Lillian Hellman’s Days to Come

                        days to come

In 2017, Sweat won the Pulitzer Prize for Drama. Playwright Lynn Nottage based her play on interviews with steelworkers in Reading, Pennsylvania, conducted in 2011, at a time when the U.S. Census Bureau officially ranked Reading as one of the poorest cities in America.  Nottage cast her factory worker characters against a background of job cuts, poverty and downsizing.

Major dramatists such as Clifford Odets (Awake and Sing; Waiting for Lefty) and Arthur Miller (A View from the Bridge) have similarly centered plays on the lives of working-class characters. Another of the 20th century’s major playwrights, Lillian Hellman, wrote Days to Come that briefly played on Broadway in 1936. It came several years after her first major success, The Children’s Hour, and focused on labor strife in a small Midwestern town.

Many of Hellman’s plays have been revived on Broadway over the years, some multiple times, but not Days to Come – until now. For the first time in 82 years, Days to Come returns to a major New York theater when the Mint Theater Company will stage a production at the Beckett Theater. Previews begin on August 2nd  and opening night is August 26th, with a run that’s scheduled to go through September 30th.

The historian Alice Kessler-Harris, author of a major study on Hellman (A Difficult Woman: The Challenging Life and Times of Lillian Hellman), recently shared her thoughts about the themes of the play.  Though at the time, Days to Come was a critical and box office failure, the play is interesting for what it has to tell us about labor-management relations in a different time. The Mint Theater Company has invited Kessler-Harris to give a talk about Hellman and the play to the Days to Come audience after the September 20th matinee performance.

Days to Come starts in the middle of a long-running strike, and the very first scene reveals the household servants of the factory owners’ family supporting the strikers with both money and loyal support. The critique of the servants foreshadows the criticism of the townspeople who do not understand why the owners will not settle the strike. Within the family, the son, who has run the factory since his father died, wants to settle, while the daughter, concerned for profits, takes a harder line. The widowed mother, in contrast, worries that the town folk will isolate her. These intra-familial divisions provide the dynamism that move the play forward.”

“The great mystery to me, is why the play was a failure. It ran for only 3 days, and then closed. And yet Hellman was responding to an all-too-common ethical dilemma that persists down to today. Her own sympathies lay with the striking workers. The family divisions (and the loss of happiness when the daughter falls for a union leader) are for her a byproduct of mismanaged personnel relations. When manufacturers placed their search for profits above solidarity with their workers and their families, they destroyed the class solidarity that had made them successful in the first place. Hellman fully understood that social institutions like churches and schools were all part of a mosaic that, together, could create prosperity. In Days to Come, the mosaic shatters when family members cease to understand the centrality of community. In this respect, the play foreshadows the shift in corporate responsibility from community to profits that is the mark of the 1950s’ corporate culture.”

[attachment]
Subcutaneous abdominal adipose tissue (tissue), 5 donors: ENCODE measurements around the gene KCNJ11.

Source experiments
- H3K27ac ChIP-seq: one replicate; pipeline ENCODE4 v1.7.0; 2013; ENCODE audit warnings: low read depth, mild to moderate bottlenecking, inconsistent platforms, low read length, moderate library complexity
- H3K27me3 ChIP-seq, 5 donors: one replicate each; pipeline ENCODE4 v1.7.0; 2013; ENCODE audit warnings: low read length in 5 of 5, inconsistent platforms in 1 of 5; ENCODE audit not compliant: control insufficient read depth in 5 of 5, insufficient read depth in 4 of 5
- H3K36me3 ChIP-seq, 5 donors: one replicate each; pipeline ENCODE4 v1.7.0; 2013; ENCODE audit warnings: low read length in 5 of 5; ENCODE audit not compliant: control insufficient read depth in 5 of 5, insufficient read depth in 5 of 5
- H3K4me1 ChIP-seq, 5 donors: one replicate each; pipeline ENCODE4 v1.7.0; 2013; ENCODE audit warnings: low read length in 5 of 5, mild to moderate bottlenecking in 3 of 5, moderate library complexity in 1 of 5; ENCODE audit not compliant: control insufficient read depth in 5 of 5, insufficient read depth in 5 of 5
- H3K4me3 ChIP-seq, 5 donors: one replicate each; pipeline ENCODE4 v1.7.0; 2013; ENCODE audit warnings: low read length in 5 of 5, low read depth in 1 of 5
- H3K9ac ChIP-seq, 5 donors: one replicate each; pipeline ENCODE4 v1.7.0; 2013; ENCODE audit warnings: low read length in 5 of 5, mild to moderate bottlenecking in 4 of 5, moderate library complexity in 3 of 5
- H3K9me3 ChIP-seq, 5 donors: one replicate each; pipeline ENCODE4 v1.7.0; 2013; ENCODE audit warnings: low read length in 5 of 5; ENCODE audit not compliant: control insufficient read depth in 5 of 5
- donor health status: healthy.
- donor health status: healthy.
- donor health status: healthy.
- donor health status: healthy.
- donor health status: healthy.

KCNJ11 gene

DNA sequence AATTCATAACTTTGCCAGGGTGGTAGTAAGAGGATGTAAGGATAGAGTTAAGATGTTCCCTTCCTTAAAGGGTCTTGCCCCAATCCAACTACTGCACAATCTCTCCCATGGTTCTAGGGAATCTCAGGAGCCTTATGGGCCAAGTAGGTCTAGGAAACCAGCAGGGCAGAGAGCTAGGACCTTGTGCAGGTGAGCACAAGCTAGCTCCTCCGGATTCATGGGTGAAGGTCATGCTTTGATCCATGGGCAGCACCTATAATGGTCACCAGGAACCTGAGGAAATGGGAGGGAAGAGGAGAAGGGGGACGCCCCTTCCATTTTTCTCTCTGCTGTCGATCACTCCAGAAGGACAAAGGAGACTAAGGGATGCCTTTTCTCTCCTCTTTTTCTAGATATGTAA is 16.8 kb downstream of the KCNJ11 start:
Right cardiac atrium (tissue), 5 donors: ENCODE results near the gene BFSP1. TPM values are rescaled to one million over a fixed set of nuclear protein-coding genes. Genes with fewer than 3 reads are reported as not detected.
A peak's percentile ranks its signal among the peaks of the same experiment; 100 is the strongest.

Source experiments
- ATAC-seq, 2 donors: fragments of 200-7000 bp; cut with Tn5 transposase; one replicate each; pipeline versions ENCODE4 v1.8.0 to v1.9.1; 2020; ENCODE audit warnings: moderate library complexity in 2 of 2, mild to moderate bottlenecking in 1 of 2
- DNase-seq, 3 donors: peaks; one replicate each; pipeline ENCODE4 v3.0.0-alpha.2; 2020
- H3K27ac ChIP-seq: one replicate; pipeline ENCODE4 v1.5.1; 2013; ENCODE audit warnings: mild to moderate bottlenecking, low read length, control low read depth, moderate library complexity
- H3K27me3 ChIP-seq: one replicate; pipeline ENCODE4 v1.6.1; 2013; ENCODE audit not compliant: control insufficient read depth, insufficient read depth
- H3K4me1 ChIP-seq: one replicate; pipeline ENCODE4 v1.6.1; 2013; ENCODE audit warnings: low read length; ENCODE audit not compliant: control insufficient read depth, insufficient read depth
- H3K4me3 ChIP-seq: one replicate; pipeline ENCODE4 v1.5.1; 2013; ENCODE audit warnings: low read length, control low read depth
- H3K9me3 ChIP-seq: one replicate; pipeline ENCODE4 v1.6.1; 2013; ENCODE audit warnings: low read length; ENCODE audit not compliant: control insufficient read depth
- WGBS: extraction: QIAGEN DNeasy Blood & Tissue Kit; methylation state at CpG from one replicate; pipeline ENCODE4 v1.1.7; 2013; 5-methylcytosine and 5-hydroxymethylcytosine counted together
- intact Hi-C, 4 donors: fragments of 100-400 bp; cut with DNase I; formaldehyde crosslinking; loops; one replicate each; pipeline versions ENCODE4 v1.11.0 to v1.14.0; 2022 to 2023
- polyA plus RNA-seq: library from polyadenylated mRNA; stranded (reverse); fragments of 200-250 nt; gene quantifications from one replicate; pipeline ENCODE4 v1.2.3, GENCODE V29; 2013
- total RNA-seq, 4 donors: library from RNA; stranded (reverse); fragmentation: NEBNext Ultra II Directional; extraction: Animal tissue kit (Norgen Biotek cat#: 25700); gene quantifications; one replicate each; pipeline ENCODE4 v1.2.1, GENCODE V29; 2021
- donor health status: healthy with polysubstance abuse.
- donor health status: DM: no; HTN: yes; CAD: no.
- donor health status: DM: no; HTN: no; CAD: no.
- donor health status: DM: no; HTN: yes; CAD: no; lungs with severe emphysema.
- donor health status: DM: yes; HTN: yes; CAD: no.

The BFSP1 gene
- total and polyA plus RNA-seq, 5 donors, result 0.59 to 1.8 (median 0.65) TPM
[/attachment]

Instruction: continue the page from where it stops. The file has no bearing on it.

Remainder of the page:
“I think that the play not only predicts how conservative the labor movement was to become, but also predicts the trajectory of American corporate life. I suppose that is an inevitable consequence of juxtaposing the interests of the corporation against those of the workers. Workers required trade unions that had sufficient power to confront their bosses. These increasingly bureaucratized unions faced employers who earlier might have aligned their interests with those of their workers. By the 1950s, even the courts began to declare that corporations had an obligation to place the interests of their stockholders ahead of their responsibilities to the communities in which they were located. In some sense, Hellman predicted the unfortunate consequence of placing profits above cooperation.”

“In my view, this great play falls apart, not because it is wrong-headed, but because to make her point, Hellman adopted a melodramatic style that was unconvincing in 1936. I would love to have seen how Hellman might have played out the themes she develops here in a play located in the 1970s. That’s the decade in which corporations replaced strike-breaking with a tactic of simply moving manufacturing overseas. The tactic left workers without resources—helpless to object—and unable to protest effectively. Community after community was thus destroyed by the simple abdication by corporations of any responsibility to the communities that had supported their growth. Hellman might have written a great play about that process.”

Jane LaTour has been a blue collar worker, a union organizer and a labor writer for many years. She is the author of Sisters in the Brotherhoods: Working Women Organizing for Equality in New York City and is currently working on a book about rank and file union reformers and insurgents.


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